* Benchmark snaps fourth straight weekly loss
* Weakness in financial stocks weigh on Australian index
* NZ benchmark falls for a third straight week (Updates to close)
Sept 18 (Reuters) - Australian shares ended lower for a second session on Friday, as losses in financials offset gains in mining stocks, while a rise in infections in the country’s coronavirus hotspot Victoria dashed hopes of a swifter recovery.
The S&P/ASX 200 index shed early gains to edge 0.3% lower to 5,864.5 at the close of trade. The benchmark inched 0.09% higher for the week after four weeks in the red.
The Australian stock market has been flitting in choppy trade this week as investors refrained from making big bets amid heightened worries about experimental COVID-19 vaccines, stimulus and a virus-battered economy.
Adding to the woes, the state of Victoria on Friday reported its biggest daily rise in COVID-19 infections in more than a week.
“Our markets are a bit balanced at the moment but we are in waiting game for the elections (U.S.) next as it’s only 30 trading days away now,” said Henry Jennings, analyst at Marcustoday.
“The market can’t really make up its mind today about which way to jump, but looks like investors are happy to bank some money and retreat to the sidelines.”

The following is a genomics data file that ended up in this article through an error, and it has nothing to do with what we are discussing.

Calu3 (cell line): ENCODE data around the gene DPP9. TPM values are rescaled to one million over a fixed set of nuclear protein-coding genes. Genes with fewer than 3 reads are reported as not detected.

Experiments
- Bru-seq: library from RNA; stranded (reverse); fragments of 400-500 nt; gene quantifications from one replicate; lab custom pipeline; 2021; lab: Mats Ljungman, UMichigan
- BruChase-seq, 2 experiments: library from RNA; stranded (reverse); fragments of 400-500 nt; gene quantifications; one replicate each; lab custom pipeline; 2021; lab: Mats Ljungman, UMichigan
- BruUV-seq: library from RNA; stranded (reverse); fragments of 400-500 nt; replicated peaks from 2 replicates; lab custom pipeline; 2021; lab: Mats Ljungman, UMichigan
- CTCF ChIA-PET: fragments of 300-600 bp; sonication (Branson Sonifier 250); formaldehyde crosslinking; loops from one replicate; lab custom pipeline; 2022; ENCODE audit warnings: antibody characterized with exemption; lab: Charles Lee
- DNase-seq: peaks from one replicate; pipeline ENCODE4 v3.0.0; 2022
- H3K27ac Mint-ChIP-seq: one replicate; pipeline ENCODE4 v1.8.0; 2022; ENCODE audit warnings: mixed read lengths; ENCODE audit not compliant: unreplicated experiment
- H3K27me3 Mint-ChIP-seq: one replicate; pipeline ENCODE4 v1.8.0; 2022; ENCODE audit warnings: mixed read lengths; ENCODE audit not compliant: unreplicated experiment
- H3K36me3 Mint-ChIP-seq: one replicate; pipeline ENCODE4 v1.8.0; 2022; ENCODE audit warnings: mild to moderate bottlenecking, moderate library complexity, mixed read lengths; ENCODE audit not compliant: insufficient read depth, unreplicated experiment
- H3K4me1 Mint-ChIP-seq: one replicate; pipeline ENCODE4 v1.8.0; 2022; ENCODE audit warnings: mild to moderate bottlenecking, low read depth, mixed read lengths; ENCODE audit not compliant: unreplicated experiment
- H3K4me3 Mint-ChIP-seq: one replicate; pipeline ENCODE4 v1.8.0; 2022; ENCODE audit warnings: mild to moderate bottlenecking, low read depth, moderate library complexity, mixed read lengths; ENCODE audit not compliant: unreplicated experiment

Mining stocks added 1.8% and recorded its best weekly gain in six, while gold stocks rose 1% in their best week since May.
The country’s biggest independent coal miner Whitehaven Coal ended 2.3% higher as the company urged its shareholders to reject a resolution on climate change.
Heavyweight financials lost half a percent and fell to its lowest level since June 1. Financial planning giant AMP Ltd dropped up to 9.2%, while the “Big Four” banks lost between 0.6% and 1.4%.
In New Zealand, the benchmark S&P/NZX 50 index dropped 1.2% to its lowest close in more than a month, a day after the country fell to its deepest economic slump on record in the June quarter.
The index ended in the red for a third straight week. (Reporting by A K Pranav in Bengaluru, Editing by Sherry Jacob-Phillips)
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